The Boudin Egg Roll – Boudin’s Next Big Thing!
Boudin Egg Rolls/Wraps: A Brief History of the Next Big Thing.
(Acadiana via BL) — Does a cylinder of boudin enclosed in an egg roll wrapper and deep fried to golden deliciousness count as Boudin Fusion? If you include a hearty chunk of pepper jack cheese in it have we entered Wisconsin Fusion territory? Or, better yet . . . . Oh, who the heck cares? Boudin’s next great iteration is already upon us and it is the Boudin Egg Roll (or simply the Boudin Wrap or Roll Up). If you’ve been to Billy’s Boudin and Cracklin (Scott, Opelousas, and Krotz Spring) or T-Boys in Mamou, or Menard’s Cajun Grocery in Duson, you know the brilliance of this inspired boudin creation. But who invented it and first and put it on the market might surprise you.
Many folks identify Billy’s Boudin and Cracklin as the home of the boudin wrap, but that may only be because they’re the most prolific vendor. Seemingly hundreds a day are sold at the Scott location of Billy’s alone. However, Charles James of Charlie T’s in Breaux Bridge relays a convincing account of his store as the birthplace of this innovative delicacy. As Charles recalls, back around 2008, he was working with his son-in-law, Timmy, on a few new boudin concepts and, try as they might, they just couldn’t get the boudin-wrapped-in-a-tortilla to come out “just right.” Then, one night while eating Chinese food, Charles’ wife, Janet, held and egg roll up and proclaimed “Here’s the ticket! Wrap that boudin like an egg roll!” GENIUS!! Over the next few years Timmy took jobs in a number of Acadiana’s most noteworthy boudin establishments, including Billy’s in Scott, and it may be that he brought the idea (if not the formal recipe) for the boudin egg roll to the attention of Patsy Frey, the director of operations, at Billy’s.
At Billy’s Boudin and Cracklin they’re so busy making boudin egg rolls (and boudin balls, and boudin sandwiches, and boudin pistolettes, and smoked boudin, and regular boudin) that they can barely process the question of where the concept for this boudin twist emanated. Who can blame them? Their fryers seem to be cranking these babies out round the clock! But, are they your favorite? Taste around to test the other options.
Over at Menard’s Cajun Grocery in Duson, Don Menard, recall’s working with Timmy at Don’s Country Mart in Carencro, but doesn’t recollect any discussions about boudin egg rolls or even boudin balls for that matter. Nevertheless, he’s happy to be partaking in the egg roll love at his new corner store where, after being open for only a few short months, they’re already going gang-busters with what might be the best boudin & pepper-jack cheese stuffed egg roll in Louisiana: 600-700 of these golden beauties are flying out the door every week!
And in Eunice at T-Boy’s Boudin and Cracklin their memory of when they started to sell the egg rolls (though they call them rolls) puts them in contention to be the first innovator! T-Boy Berzas’ brother-in-law was in from Arkansas (Yes, ARKANSAS!) and in a brainstorming session he came up with the idea. Everyone immediately”fell in love with them” and they started selling them in their Eunice store about 8 years ago. They’re selling about a hundred a week and T-Boy has experimented with finding the right wrappers and found that making them and selling them the same day yields a better product with less moisture and more crispness.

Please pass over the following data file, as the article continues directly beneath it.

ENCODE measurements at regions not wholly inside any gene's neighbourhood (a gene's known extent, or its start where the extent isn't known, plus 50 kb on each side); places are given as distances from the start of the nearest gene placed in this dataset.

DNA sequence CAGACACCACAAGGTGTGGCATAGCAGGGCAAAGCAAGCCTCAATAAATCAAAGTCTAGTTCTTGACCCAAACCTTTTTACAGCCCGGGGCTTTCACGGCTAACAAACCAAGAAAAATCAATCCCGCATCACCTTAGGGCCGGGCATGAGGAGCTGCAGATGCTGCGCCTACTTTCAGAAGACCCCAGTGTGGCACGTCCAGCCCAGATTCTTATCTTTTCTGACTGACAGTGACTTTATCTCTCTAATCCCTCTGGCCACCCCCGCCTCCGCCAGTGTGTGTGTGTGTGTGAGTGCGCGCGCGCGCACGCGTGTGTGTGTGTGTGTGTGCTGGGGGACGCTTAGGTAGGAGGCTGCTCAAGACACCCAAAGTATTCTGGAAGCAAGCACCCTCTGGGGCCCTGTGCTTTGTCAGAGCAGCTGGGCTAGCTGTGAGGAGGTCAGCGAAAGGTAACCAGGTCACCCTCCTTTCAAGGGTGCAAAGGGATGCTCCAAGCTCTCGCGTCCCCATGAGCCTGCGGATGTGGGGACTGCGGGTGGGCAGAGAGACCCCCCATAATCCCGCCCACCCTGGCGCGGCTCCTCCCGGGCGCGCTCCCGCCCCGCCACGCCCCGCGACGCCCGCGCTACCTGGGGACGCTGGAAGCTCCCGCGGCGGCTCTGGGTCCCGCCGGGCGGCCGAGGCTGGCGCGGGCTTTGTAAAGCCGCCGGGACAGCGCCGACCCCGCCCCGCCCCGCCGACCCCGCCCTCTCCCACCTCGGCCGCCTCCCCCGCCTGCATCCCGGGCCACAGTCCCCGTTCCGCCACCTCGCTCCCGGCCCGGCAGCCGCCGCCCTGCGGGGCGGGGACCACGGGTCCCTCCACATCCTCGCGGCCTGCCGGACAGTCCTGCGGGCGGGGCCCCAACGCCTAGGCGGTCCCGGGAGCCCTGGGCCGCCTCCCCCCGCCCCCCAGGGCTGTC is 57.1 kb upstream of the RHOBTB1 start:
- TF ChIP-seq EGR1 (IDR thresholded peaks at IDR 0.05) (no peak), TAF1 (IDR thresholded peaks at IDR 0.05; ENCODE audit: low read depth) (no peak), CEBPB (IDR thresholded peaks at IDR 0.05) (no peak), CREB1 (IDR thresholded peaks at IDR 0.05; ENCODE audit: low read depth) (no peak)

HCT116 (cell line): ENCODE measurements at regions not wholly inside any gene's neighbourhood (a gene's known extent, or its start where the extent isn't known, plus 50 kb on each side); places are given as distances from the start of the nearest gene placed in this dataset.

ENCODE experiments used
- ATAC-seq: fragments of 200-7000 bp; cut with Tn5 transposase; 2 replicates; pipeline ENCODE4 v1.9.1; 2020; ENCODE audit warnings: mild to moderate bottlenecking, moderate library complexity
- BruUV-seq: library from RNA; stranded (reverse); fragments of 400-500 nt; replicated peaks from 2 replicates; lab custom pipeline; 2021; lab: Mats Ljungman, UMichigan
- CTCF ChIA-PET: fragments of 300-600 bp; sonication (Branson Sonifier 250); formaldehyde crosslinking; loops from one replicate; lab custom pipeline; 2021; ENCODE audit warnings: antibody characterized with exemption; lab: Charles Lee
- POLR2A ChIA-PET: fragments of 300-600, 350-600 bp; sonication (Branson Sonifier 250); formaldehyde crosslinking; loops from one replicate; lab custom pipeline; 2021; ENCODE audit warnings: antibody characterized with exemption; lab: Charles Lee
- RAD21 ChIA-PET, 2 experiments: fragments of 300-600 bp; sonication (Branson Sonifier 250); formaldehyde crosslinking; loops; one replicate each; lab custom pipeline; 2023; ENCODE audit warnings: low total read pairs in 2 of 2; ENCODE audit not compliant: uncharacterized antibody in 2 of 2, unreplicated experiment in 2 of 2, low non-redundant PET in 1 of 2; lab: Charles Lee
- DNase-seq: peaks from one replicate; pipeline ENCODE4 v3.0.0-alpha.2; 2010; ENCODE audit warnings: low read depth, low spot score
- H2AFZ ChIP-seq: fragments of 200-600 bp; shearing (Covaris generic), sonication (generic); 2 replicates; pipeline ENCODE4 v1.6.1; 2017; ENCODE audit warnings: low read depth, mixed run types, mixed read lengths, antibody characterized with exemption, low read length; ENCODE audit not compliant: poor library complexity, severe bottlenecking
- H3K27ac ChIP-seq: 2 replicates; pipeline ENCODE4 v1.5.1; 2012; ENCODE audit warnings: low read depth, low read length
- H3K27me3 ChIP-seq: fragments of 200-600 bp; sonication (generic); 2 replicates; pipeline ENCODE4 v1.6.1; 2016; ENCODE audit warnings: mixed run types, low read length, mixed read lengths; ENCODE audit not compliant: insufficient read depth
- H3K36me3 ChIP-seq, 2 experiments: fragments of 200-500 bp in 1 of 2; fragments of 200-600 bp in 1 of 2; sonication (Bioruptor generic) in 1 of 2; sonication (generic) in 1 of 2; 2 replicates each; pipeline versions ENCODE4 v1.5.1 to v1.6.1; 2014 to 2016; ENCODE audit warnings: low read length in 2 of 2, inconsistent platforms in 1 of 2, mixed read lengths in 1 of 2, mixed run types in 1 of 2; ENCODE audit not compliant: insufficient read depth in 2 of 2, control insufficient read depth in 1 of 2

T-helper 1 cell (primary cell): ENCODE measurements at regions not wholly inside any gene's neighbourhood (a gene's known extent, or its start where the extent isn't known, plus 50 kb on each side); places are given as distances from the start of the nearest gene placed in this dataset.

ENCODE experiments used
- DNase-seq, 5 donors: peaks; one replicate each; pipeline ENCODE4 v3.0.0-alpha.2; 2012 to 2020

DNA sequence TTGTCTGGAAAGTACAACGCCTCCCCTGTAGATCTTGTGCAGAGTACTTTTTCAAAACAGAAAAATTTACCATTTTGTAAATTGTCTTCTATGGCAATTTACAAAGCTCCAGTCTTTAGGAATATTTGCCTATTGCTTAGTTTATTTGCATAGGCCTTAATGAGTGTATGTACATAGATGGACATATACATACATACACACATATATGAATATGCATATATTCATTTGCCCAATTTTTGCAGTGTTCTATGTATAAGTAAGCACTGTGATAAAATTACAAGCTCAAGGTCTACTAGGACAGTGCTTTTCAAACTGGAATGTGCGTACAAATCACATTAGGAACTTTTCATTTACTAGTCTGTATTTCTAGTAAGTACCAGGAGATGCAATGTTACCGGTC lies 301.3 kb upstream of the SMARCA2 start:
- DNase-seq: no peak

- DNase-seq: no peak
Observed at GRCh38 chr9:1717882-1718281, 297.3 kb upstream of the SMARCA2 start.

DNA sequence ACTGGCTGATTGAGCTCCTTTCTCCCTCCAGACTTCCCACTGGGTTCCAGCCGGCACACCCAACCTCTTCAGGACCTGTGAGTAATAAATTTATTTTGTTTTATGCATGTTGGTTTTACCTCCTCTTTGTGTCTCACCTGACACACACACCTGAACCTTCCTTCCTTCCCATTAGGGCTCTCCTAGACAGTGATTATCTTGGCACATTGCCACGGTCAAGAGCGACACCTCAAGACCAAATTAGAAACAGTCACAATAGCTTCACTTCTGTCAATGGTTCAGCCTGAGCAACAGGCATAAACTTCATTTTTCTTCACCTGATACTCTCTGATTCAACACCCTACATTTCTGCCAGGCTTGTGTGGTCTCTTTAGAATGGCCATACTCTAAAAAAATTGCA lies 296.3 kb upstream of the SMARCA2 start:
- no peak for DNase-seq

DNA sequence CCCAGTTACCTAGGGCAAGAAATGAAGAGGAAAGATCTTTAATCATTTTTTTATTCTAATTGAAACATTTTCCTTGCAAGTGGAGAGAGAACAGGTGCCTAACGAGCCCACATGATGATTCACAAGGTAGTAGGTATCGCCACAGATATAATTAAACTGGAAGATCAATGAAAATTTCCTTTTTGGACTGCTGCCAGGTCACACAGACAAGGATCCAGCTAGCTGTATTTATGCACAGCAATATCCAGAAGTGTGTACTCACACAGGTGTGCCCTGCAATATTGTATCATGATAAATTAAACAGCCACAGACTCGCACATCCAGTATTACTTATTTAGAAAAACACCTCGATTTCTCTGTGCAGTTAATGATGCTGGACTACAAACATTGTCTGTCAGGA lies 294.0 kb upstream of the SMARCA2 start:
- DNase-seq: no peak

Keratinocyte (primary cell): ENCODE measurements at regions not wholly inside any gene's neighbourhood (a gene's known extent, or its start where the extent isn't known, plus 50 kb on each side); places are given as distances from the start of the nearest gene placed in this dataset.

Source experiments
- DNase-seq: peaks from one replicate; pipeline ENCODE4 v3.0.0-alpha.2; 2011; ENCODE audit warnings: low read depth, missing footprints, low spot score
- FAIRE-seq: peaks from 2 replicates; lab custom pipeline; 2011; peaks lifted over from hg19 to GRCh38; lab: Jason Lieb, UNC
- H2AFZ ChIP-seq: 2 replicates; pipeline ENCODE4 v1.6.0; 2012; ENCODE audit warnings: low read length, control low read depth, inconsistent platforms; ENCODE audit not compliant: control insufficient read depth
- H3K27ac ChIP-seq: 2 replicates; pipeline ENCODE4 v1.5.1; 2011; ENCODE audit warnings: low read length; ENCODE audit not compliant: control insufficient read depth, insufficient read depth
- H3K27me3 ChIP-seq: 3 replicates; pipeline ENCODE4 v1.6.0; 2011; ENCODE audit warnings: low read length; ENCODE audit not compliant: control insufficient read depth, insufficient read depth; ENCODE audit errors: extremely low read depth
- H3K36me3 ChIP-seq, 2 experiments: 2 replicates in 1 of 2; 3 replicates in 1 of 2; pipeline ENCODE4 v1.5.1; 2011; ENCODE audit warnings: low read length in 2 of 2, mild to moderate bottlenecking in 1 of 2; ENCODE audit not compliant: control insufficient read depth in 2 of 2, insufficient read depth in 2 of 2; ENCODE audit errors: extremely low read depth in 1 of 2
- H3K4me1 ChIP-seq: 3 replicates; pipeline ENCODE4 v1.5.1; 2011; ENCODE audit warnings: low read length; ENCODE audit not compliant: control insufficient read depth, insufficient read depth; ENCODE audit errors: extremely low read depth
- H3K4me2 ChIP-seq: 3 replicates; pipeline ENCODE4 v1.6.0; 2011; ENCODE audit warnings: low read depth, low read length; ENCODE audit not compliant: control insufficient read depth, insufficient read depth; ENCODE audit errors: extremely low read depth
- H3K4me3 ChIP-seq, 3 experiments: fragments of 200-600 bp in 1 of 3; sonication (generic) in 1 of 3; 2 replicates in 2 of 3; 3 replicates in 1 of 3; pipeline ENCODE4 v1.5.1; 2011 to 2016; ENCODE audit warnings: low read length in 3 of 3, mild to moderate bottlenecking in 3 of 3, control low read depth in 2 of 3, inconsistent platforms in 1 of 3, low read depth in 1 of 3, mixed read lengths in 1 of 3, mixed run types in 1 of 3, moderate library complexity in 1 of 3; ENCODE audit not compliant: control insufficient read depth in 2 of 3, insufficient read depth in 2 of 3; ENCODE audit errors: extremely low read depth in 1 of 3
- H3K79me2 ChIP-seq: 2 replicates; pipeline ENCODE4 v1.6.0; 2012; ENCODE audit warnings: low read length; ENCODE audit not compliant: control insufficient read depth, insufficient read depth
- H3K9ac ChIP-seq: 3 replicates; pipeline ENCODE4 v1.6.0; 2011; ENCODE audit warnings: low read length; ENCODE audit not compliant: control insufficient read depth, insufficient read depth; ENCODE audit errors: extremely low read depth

A Little History on the Egg Roll
Curiously the egg roll itself hasn’t been around as long as one might think. We only have to look back to 1930s New York, and not China’s Ming Dynasty, to find that the Chinese egg roll is an American invention. Author and culinary historian, Andrew Coe, found that the first printed reference to an egg roll appears in a cookbook by Henry Low in 1938! While we doubt that Low envisaged his creation going “Cajun,” Louisiana is not the first region to put their own unique twist on the egg roll. Southwest style egg rolls (with black beans, corn, and chicken) started appearing in the 1990s and other restatements exist in the Pacific Northwest and New England alike —- salmon or fried lobster egg rolls anyone?
One thing is for sure; as more and more people taste the wisdom (even if it isn’t ancient wisdom) of the boudin egg roll it is finding a welcome home beyond your favorite meat shops & boudin stops. Full fledged restaurants are getting in on this un-linked game too. As Broussard, LA’s Hook and Boil Restaurant developed their menu, they sought a vehicle for their house-made boudin that would hit on the sweet, salty, crunchy, spicy, and cheesy flavor profiles people love and the egg roll won the day. They fry them to blistering perfection, plate them with a cabbage slaw and finish it off with a sweet pepper jelly/cane syrup glaze They egg rolls quickly took center stage as one of the restaurant’s most popular menu items and, according to chef Colt Patin, they even roll out a crawfish version during Lent that is a real winner. Wherever egg rolls, wraps, or roll-ups might appear, in the coming months and years we expect to see more and more variations on the theme and our bellies are truly happy.
In some respects the emergence of the boudin egg roll is just a natural progression from the boudin ball and next week we’ll take you on a journey of epic proportions to uncover the secret history of that amazing orb of fried boudin goodness! Stay tuned.
Do you know of a place that makes a boudin egg roll we should know about? Drop us a line and we’ll check them out.